TV 🛡 Game of Thrones—BR's Best Moments: And now our rate has ended.





Arguably the most iconic dialogue scene to come out of the titular 'Game of Thrones' series, this scene is incredibly effective in its thrill. After a season-long build-up, Ned has finally come to understand the truth behind Cersei and Jaime, both of which the show had drawn on the antagonistic side so far due to narrative conditions but which turned out to be for the better to truly heighten the underlying danger towards the series’ then-current protagonist at this moment.
While Ned confronting Cersei on the truth was an honorable intent to give her and her children a way out, it was also an obviously naive and weak power play that can only be interpreted as the moment he signed his own death sentence.

This memorable confrontation is also a turning point in the debut season where, after this, the story strongly gains momentum and pace and feels largely exciting thanks to how patiently the show had worked towards the impending doom to come. Knowing Ned's fate makes the rewatch value of this scene under a different light even greater.


Points: 287
(Ridley #18; Allstar #17; Subby #9; bluth #23; Godrey #17; Penk #3)


Game of Trivia: Penk KNOWS that there is no middle ground so he once more gave his everything to a dialogue moment and really made this one RISE. But even so, this one was voted by a fair amount of participants and proved to be quite popular and thankfully it did, can't have a best moments without this one!

COMMENTS

Ridley:
In the game of bussies, you get eaten or DIE.

bluth: the title track has to be included

Godrey: We danced on the H of the Hollywood sign.
 
Comment

sloth

&Y.




Arguably the most iconic dialogue scene to come out of the titular 'Game of Thrones' series, this scene is incredibly effective in its thrill. After a season-long build-up, Ned has finally come to understand the truth behind Cersei and Jaime, both of which the show had drawn on the antagonistic side so far due to narrative conditions but which turned out to be for the better to truly heighten the underlying danger towards the series’ then-current protagonist at this moment.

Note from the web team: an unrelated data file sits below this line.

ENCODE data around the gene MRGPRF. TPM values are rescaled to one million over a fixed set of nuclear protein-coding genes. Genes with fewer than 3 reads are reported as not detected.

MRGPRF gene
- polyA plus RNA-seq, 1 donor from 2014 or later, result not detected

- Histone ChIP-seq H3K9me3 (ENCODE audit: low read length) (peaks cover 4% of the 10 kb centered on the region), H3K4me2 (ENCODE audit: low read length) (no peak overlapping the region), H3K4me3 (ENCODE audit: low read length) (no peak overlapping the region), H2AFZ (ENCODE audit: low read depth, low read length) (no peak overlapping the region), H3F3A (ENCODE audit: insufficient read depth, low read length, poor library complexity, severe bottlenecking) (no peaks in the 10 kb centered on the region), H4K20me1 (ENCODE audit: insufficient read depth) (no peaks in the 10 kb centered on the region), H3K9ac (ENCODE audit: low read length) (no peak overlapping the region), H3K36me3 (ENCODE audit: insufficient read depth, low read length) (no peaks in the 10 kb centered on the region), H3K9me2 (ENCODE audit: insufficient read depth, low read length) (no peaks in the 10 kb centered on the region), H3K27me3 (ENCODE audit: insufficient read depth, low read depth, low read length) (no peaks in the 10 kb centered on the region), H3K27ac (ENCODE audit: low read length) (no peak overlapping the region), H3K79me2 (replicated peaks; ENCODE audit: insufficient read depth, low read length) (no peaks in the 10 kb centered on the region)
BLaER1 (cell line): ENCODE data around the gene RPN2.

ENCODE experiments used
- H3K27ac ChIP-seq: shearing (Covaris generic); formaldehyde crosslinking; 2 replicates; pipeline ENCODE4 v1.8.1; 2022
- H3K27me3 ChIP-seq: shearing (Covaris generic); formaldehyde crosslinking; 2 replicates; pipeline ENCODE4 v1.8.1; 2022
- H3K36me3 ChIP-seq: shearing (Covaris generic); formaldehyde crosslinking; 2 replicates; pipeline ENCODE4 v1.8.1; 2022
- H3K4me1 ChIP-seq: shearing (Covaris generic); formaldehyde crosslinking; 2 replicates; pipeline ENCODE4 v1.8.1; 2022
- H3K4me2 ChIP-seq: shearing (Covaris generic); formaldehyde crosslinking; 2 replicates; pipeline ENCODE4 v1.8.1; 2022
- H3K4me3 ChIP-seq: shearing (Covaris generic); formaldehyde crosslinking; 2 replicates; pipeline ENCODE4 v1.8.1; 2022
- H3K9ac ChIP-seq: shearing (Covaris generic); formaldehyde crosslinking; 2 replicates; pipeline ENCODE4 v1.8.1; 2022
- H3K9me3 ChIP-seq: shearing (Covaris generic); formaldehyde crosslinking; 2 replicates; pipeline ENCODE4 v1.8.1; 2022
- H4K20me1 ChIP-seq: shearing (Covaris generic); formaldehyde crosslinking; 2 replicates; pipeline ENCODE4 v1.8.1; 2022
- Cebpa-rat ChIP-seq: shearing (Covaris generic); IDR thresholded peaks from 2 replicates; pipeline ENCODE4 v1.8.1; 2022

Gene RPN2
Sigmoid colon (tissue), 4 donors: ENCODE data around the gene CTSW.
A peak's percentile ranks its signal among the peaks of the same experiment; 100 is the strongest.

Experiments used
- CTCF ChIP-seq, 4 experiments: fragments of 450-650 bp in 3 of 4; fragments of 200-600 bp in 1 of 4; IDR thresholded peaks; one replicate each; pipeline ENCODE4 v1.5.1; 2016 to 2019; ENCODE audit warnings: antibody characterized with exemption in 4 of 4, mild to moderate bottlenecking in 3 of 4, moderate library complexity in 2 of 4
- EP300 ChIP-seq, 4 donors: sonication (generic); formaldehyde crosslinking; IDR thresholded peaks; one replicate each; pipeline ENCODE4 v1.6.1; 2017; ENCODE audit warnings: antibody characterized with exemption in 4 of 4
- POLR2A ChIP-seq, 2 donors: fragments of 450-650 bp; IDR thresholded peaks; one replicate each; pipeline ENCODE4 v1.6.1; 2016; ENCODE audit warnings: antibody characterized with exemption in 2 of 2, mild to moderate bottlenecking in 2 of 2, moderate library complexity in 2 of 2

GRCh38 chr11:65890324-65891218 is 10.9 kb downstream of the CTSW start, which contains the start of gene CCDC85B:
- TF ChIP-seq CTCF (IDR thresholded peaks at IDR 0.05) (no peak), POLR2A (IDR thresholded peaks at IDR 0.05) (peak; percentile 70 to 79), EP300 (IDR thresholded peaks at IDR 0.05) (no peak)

While Ned confronting Cersei on the truth was an honorable intent to give her and her children a way out, it was also an obviously naive and weak power play that can only be interpreted as the moment he signed his own death sentence.

This memorable confrontation is also a turning point in the debut season where, after this, the story strongly gains momentum and pace and feels largely exciting thanks to how patiently the show had worked towards the impending doom to come. Knowing Ned's fate makes the rewatch value of this scene under a different light even greater.


Points: 287
(Ridley #18; Allstar #17; Subby #9; bluth #23; Godrey #17; Penk #3)


Game of Trivia: Penk KNOWS that there is no middle ground so he once more gave his everything to a dialogue moment and really made this one RISE. But even so, this one was voted by a fair amount of participants and proved to be quite popular and thankfully it did, can't have a best moments without this one!

COMMENTS

Ridley:
In the game of bussies, you get eaten or DIE.

bluth: the title track has to be included

Godrey: We danced on the H of the Hollywood sign.
ugh what a pivotal moment

this is equivalent to like when you're watching a tv / movie and they finally explain the meaning of the title to you
 
Comment
Tyrion kills twyin?




This, to me, is by far the most intimately tragic murder of the show and, ironically, in some ways resembles one to come just five years later in the series' finale. Where Jon murdering Daenerys fell flat, this one manages to squeeze out every last bit of tragedy, misery and gloom when Tyrion is delivered another gut punch after Shae not only betrays him, but also sleeps with his father out of vengeful spite. Tyrion's revenge on her never feels like a cathartic act of violence as much as one that's drained in the bitter tears of a man whose heart has been broken by the one person in his life that has made him feel desirable, heard, seen, loved, and sheltered.

When Tyrion murders his father Tywin in the least respectful, possibly most embarrassing, spot for a man all about legacy, the same scene uses its previous tragic tone to accentuate the following moment of purgative release of his feelings. Tyrion's bottled up anger and fury towards the lack of respect and credit he's been given all his life might have been freed during his trial and through Shae's actions, but it finds closure only here where this life-long agony is channeled into the murdering of his father - the person that has planted the clinging roots of his painful insecurities in first place.


Points: 289
(Ryan #14; Allstar #10; Dalty #5; bluth #24; Penk #16; Matt #15)


Game of Trivia: We have finally reached the moments in which we're going to see more than just a couple of votes and this one is actually only two small points ahead of the ttitle dialogue one. There's quite some variance here from the lowest to the highest tiers of scores but they all agree that this is the ending to Tyrion’s greatest times.

COMMENTS